Partnering (or collaborating or teaming up – whichever phrase you use) is increasingly common and potentially beneficial for all involved. I get notices for co-led workshops, alliances of business coaches, cross-referrals, joint ventures, subcontract situations and other types of partnering arrangements. As coaches, one of our foundational skills is to collaborate with our clients to help them achieve their goals. So it seems natural that we would desire collaboration in other aspects of our work as well.
What makes these types of arrangements so beneficial?
And what are the “secrets” to a successful partner arrangement?
In recent years I’ve been involved in two substantial collaborations – one that continues to be fun, productive and supportive, and another that ended in a painful mess. So this topic has been of special interest to me and I hope to share some of my learning and observations with you.
Many of the benefits of partnering are self-evident, but I want to quickly review some of them here. Working with others allows you to potentially provide more services to more people in a more effective fashion. In other words – broaden and deepen your impact on the world (and, in theory, also bring you more revenue). In addition, collaboration often results in a superior product or service than either of you could have created on your own, a case where the sum is greater than the parts. Partnering can also help balance the workload across complementary skills (and schedules), while also expanding your reach into new markets or new geographies. Lastly, collaborating with others can be more fun, interesting, creative and rewarding than working on our own. We are social animals and working in isolation can quickly lead to burnout, loss of motivation, and depression.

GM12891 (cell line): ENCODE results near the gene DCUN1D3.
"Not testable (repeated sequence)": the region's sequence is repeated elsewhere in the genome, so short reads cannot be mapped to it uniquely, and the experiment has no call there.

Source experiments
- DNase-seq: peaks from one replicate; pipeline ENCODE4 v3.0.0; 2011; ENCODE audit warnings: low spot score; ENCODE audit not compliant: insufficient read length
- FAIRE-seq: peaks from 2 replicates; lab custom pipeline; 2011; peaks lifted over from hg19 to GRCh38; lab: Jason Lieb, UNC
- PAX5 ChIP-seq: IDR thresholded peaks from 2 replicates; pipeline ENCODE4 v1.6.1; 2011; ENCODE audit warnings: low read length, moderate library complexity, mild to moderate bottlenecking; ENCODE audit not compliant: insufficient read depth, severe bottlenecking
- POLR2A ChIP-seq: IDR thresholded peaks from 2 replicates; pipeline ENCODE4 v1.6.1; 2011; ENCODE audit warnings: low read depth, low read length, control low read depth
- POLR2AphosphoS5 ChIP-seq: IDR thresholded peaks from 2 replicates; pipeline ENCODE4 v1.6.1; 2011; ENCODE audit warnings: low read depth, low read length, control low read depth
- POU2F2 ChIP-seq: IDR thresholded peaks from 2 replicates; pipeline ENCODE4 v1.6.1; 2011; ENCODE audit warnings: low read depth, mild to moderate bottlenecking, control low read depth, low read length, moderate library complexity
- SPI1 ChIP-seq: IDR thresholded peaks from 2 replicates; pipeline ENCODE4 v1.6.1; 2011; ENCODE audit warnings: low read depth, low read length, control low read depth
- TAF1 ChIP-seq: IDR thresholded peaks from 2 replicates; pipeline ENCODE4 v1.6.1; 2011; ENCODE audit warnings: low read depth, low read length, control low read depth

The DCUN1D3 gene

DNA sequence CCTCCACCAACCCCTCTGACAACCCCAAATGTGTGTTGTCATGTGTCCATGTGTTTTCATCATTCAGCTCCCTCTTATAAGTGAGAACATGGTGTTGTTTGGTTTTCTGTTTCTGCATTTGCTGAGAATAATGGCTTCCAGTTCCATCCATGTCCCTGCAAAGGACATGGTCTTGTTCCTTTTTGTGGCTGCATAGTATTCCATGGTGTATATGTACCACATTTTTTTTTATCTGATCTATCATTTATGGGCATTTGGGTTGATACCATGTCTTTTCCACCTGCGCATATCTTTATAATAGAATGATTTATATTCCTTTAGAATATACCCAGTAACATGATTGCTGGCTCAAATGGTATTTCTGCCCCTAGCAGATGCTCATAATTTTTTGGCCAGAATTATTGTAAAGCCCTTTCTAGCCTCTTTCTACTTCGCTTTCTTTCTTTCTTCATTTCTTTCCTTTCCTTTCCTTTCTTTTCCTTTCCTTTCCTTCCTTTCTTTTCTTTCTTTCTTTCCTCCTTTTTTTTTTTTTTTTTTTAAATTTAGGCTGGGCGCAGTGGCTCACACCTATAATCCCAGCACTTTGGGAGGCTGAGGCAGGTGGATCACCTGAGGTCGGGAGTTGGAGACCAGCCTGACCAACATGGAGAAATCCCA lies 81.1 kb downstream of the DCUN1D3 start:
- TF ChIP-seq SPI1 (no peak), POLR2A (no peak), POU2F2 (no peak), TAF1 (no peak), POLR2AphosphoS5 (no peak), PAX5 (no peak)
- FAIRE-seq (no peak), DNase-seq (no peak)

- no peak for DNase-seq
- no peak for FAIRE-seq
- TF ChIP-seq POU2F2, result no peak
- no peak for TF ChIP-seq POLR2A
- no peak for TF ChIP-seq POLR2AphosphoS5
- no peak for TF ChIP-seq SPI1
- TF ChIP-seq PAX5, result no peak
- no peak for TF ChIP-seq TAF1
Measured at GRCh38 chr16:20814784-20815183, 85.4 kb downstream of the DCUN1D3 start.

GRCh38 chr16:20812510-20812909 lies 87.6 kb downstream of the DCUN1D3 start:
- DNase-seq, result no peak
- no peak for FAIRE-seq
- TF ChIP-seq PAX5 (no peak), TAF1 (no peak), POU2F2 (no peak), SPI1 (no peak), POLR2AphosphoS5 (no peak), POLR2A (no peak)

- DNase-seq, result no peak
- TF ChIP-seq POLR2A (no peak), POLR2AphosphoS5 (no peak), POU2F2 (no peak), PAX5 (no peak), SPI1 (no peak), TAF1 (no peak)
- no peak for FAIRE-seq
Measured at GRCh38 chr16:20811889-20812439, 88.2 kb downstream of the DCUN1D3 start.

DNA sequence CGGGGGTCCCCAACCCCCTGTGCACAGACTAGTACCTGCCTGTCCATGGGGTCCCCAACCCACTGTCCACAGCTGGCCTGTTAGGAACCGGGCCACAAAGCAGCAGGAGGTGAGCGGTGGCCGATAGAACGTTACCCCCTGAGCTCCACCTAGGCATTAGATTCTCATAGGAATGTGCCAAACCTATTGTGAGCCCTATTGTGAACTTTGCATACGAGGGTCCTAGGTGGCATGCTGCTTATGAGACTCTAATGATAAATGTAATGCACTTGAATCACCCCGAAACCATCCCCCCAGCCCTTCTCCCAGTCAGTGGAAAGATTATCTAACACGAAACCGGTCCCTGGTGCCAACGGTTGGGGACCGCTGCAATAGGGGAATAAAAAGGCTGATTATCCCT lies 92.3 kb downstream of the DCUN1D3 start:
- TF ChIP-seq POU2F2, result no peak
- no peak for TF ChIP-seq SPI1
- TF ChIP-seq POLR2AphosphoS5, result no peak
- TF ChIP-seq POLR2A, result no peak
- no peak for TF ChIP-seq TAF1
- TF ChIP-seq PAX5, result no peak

So what’s not to like about partnering – it’s clearly a great thing! But, if it’s so wonderful, why doesn’t everyone collaborate all the time? I believe that there are three answers to this simple question:
1. Partnering is not the best choice for all situations. Some jobs are best suited to one person (like individual coaching).
2. Many folks are not built to be good partners
3. Finding a good business partner can be as hard (or harder) than finding a good life mate!
The rate of partnership failure is very high, between 70-90% (depending on what statistics you read), and this is looking just at formal, legal partnerships and not the informal partnerships and collaborations that are so common in our changing economy.
Why do some collaborations work smoothly and others fall apart?
I got curious and started to examine my own experiences and also ask others who have been in collaborations and partnerships (successful or not). My investigation provided me with: